The Great Snowflake Killer

The Great Snowflake Killer

I don’t know about you guys, but every day I grow more and more sick of Pop Culture. It’s this large “General Audience” crafted so companies have a large base to sell to. A developed taste of the times, so people will keep spilling the contents of their wallets to keep up with “What’s in Style”. Paying magazines to stalk celebrities – a sort of weather check of our culture. And once something strikes a cord with the public, Pop Culture will just keep regurgitating it, hoping for more and more money.

Lady Gaga is just a rerun of Madonna. First Auction Hunters, now Storage Wars, first Pawn Stars, then Hard Core Pawn (I’m sure there’s better examples out there, but I don’t watch much television anymore). Writers, you all know how plot lines become “archetypes” – a dignified way of lacking creativity. Sure some things work, but aren’t artists supposed to CREATE. Meaning, make something new? Sure, it’s said every story has already been done, but I don’t want to believe that. At least I want to make something that is told in an original way.

It’s easy to slip into unoriginality, I realized, though. A writer friend of mine once told me “the first thing you come up with is always cliche”. So keep rewriting. Here’s an interesting link I found, and as I read through it I realized I’ve been making some writing mistakes. Falling into the cliche.

It’s Reddit, of course.

A Gift for Y’all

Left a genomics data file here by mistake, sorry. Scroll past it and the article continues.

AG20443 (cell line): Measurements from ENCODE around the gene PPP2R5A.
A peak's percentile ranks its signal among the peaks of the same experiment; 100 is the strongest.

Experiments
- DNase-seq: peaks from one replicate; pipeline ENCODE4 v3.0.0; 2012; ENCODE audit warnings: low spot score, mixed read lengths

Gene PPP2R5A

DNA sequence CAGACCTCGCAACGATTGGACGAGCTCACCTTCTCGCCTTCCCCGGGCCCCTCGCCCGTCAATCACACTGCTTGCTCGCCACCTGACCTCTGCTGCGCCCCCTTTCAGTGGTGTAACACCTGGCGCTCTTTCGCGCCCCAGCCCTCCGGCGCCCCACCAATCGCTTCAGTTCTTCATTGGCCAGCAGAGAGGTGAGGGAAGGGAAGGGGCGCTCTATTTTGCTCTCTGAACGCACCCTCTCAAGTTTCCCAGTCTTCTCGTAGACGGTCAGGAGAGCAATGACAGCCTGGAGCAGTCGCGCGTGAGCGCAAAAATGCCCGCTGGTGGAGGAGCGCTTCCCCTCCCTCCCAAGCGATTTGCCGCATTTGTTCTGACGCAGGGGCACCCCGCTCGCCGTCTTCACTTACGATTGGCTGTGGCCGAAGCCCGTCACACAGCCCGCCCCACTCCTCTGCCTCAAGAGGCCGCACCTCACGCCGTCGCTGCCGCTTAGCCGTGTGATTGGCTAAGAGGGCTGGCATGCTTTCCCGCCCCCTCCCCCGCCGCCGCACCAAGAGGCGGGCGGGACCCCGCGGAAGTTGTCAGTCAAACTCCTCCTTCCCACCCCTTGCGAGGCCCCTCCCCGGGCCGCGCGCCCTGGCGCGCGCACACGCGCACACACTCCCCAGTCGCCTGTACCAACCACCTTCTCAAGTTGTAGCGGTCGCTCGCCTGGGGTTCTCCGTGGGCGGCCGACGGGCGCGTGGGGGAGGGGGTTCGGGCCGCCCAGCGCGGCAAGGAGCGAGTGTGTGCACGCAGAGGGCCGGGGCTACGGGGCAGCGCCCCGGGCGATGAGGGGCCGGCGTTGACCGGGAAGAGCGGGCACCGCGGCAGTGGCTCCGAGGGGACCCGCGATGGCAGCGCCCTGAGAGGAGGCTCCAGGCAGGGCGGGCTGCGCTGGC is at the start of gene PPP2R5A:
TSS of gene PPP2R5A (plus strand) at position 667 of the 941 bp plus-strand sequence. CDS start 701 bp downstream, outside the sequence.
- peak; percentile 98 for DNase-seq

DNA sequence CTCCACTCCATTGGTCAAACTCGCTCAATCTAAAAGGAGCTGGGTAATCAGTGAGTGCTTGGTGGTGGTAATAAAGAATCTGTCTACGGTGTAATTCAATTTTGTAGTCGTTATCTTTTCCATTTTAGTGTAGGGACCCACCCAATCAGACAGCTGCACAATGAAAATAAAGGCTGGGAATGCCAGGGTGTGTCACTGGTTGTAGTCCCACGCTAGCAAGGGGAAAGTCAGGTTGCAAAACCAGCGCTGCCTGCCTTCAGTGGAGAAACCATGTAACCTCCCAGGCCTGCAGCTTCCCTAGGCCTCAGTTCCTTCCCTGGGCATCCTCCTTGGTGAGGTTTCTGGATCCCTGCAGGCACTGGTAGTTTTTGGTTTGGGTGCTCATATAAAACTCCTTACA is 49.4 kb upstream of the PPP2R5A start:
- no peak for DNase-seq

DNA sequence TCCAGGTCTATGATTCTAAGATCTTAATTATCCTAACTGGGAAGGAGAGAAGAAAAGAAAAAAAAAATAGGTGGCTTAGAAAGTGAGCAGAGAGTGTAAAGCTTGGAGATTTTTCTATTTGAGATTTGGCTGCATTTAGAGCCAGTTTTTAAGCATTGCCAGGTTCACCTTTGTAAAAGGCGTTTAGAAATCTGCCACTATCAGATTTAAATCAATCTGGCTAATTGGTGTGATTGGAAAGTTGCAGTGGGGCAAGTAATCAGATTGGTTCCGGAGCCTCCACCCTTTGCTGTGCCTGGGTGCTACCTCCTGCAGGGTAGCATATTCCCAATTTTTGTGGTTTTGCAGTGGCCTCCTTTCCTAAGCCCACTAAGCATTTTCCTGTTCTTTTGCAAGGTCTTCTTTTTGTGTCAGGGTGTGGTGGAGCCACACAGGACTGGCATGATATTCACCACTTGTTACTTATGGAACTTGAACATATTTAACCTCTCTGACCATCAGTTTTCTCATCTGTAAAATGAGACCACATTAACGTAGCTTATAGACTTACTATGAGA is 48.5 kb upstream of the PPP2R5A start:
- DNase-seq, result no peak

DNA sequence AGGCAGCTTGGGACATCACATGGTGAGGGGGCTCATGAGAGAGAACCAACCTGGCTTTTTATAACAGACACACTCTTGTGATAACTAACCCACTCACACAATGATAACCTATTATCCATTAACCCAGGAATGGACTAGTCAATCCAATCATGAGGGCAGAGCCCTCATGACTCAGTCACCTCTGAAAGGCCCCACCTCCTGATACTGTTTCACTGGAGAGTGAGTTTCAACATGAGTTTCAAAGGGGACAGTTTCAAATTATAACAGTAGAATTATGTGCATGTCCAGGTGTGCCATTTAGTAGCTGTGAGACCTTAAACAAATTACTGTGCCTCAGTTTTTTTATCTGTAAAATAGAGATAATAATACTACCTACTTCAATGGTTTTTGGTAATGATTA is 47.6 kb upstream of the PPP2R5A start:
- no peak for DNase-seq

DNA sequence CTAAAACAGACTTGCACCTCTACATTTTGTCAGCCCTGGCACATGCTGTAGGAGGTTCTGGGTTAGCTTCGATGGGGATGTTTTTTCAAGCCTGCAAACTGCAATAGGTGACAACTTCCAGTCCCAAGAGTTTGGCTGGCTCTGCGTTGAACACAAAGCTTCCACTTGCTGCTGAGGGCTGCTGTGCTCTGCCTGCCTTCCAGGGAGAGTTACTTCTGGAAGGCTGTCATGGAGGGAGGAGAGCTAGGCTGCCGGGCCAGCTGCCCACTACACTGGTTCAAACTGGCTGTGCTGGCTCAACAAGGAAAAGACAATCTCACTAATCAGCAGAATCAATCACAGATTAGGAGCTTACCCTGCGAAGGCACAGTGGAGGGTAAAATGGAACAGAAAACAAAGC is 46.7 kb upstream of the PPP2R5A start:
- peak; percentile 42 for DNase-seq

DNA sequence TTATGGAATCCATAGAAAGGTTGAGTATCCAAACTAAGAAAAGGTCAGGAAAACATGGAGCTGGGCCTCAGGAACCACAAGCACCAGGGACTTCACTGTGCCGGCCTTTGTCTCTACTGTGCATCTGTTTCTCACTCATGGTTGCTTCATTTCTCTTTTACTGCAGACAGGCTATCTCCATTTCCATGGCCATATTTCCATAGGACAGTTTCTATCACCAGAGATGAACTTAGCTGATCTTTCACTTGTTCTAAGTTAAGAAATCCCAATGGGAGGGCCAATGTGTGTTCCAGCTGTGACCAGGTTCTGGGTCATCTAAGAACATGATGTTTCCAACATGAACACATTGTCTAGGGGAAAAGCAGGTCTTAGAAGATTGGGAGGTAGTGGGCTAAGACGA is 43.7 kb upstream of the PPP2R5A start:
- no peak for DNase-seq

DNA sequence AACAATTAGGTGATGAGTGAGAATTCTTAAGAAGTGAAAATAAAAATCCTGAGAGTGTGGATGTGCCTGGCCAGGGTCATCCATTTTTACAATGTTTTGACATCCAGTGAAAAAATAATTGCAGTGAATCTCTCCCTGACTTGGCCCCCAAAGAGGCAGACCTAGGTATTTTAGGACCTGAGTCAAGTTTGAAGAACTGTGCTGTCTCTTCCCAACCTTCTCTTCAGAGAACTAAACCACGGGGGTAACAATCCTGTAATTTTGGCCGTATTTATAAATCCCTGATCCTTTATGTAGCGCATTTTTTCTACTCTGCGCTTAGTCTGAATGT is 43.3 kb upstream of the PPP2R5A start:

Really, why is “Ya’ll” only used in the South? It makes total grammatical sense for any English speaker. There’s a “Them” and “Their”, why not a ya’ll? I’m going to bring it to Southern California. Ya’ll bring it back to your places of residence as well. Time for a revolution!

Ok, down to business. Here is what I have for ya’ll. It’s my character bio format. I use this for every character of depth in my stories. It’s helped me tremendously, and I hope ya’ll find it useful as well. Once I gave it to my boyfriend. Now ex, because as this story will show, he’s a ninny. Claimed to be a writer. But he didn’t like my character bio format at all! And it was because, as he said, “Such-and-such writer thinks you should know everything about your character right down to the stuff in his pockets. I don’t like writing like that and disagree with him because….” Actually I forget what his explanation was. My brain probably blocked it out, since it was toxic advice. I can’t call the ex a lazy writer, but I can say he was more interested in quantity rather than quality. Well, I’m not, and I’m sure ya’ll fine people aren’t either.

We can’t know everything about a character, just like we can’t know everything about ourselves. Consider, every experience you have, every person you encounter has changed your life in some small way. From your mother, to your best friend, to the cashier at Lucky’s (May it rest in peace). Each human being, to different degrees, has shaped who you are. And every person they’ve met has effected them. Millions upon millions of connections and events! It’s unfathomable. Our stories represent this complex world, but we should still try to delve as deep as we can into our characters. Make an effort to understand them, like how we make an effort to understand ourselves.

In my experience, I’ve found a bit of myself in many of the characters I’ve written. It makes me feel a little vulnerable every time I allow someone to read my writing, but one should not shy away from revealing their truth. After figuring out some characters I realized I was figuring myself out all along. All the pains my character’s faced were my own. Writing fiction is an art good for your soul. So I hope these bio sheets will not only improve your characters, but lead you to some of your own personal discoveries as well.

The first link is the explanation link. Some of it is a little redundant. Not because I think people are too stupid to understand, but because I was incredibly bored at the time.  Second ones a clean sheet for copy and pasting.

Love ya’ll and thanks for reading!